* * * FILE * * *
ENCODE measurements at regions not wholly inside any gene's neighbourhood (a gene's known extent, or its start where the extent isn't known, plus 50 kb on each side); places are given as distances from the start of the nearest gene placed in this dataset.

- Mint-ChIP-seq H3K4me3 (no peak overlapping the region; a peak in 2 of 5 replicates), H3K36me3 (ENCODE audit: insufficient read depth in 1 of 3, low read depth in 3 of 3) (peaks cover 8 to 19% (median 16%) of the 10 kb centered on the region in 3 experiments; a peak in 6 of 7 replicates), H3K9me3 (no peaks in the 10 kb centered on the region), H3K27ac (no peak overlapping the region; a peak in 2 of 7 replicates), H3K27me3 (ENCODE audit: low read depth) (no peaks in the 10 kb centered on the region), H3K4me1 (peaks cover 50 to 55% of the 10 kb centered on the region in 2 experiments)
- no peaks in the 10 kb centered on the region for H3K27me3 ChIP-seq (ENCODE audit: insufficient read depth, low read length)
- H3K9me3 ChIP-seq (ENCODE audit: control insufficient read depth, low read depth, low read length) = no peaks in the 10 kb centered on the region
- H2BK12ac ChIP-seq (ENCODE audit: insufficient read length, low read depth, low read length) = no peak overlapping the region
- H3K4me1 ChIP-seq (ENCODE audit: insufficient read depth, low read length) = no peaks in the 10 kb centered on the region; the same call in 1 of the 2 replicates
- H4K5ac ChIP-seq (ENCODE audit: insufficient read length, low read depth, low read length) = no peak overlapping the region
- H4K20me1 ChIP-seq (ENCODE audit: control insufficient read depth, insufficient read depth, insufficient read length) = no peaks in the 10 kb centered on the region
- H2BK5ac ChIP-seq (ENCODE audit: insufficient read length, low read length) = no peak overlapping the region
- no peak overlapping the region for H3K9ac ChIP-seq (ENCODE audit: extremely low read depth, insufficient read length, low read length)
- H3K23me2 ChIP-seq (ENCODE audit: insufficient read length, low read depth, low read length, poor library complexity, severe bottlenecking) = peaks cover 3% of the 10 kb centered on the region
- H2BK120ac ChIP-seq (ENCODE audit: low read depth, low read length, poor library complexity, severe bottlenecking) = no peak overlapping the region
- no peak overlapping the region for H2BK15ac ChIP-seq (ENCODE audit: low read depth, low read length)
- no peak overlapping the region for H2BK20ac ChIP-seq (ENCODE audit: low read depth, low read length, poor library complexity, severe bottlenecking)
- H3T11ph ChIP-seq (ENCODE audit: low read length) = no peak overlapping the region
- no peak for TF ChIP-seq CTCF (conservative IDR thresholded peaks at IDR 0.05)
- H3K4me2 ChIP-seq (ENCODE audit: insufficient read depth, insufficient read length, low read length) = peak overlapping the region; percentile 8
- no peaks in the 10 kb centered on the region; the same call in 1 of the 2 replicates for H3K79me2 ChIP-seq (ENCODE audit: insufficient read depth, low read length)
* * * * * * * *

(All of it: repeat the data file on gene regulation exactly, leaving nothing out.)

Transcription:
ENCODE measurements at regions not wholly inside any gene's neighbourhood (a gene's known extent, or its start where the extent isn't known, plus 50 kb on each side); places are given as distances from the start of the nearest gene placed in this dataset.

- Mint-ChIP-seq H3K4me3 (no peak overlapping the region; a peak in 2 of 5 replicates), H3K36me3 (ENCODE audit: insufficient read depth in 1 of 3, low read depth in 3 of 3) (peaks cover 8 to 19% (median 16%) of the 10 kb centered on the region in 3 experiments; a peak in 6 of 7 replicates), H3K9me3 (no peaks in the 10 kb centered on the region), H3K27ac (no peak overlapping the region; a peak in 2 of 7 replicates), H3K27me3 (ENCODE audit: low read depth) (no peaks in the 10 kb centered on the region), H3K4me1 (peaks cover 50 to 55% of the 10 kb centered on the region in 2 experiments)
- no peaks in the 10 kb centered on the region for H3K27me3 ChIP-seq (ENCODE audit: insufficient read depth, low read length)
- H3K9me3 ChIP-seq (ENCODE audit: control insufficient read depth, low read depth, low read length) = no peaks in the 10 kb centered on the region
- H2BK12ac ChIP-seq (ENCODE audit: insufficient read length, low read depth, low read length) = no peak overlapping the region
- H3K4me1 ChIP-seq (ENCODE audit: insufficient read depth, low read length) = no peaks in the 10 kb centered on the region; the same call in 1 of the 2 replicates
- H4K5ac ChIP-seq (ENCODE audit: insufficient read length, low read depth, low read length) = no peak overlapping the region
- H4K20me1 ChIP-seq (ENCODE audit: control insufficient read depth, insufficient read depth, insufficient read length) = no peaks in the 10 kb centered on the region
- H2BK5ac ChIP-seq (ENCODE audit: insufficient read length, low read length) = no peak overlapping the region
- no peak overlapping the region for H3K9ac ChIP-seq (ENCODE audit: extremely low read depth, insufficient read length, low read length)
- H3K23me2 ChIP-seq (ENCODE audit: insufficient read length, low read depth, low read length, poor library complexity, severe bottlenecking) = peaks cover 3% of the 10 kb centered on the region
- H2BK120ac ChIP-seq (ENCODE audit: low read depth, low read length, poor library complexity, severe bottlenecking) = no peak overlapping the region
- no peak overlapping the region for H2BK15ac ChIP-seq (ENCODE audit: low read depth, low read length)
- no peak overlapping the region for H2BK20ac ChIP-seq (ENCODE audit: low read depth, low read length, poor library complexity, severe bottlenecking)
- H3T11ph ChIP-seq (ENCODE audit: low read length) = no peak overlapping the region
- no peak for TF ChIP-seq CTCF (conservative IDR thresholded peaks at IDR 0.05)
- H3K4me2 ChIP-seq (ENCODE audit: insufficient read depth, insufficient read length, low read length) = peak overlapping the region; percentile 8
- no peaks in the 10 kb centered on the region; the same call in 1 of the 2 replicates for H3K79me2 ChIP-seq (ENCODE audit: insufficient read depth, low read length)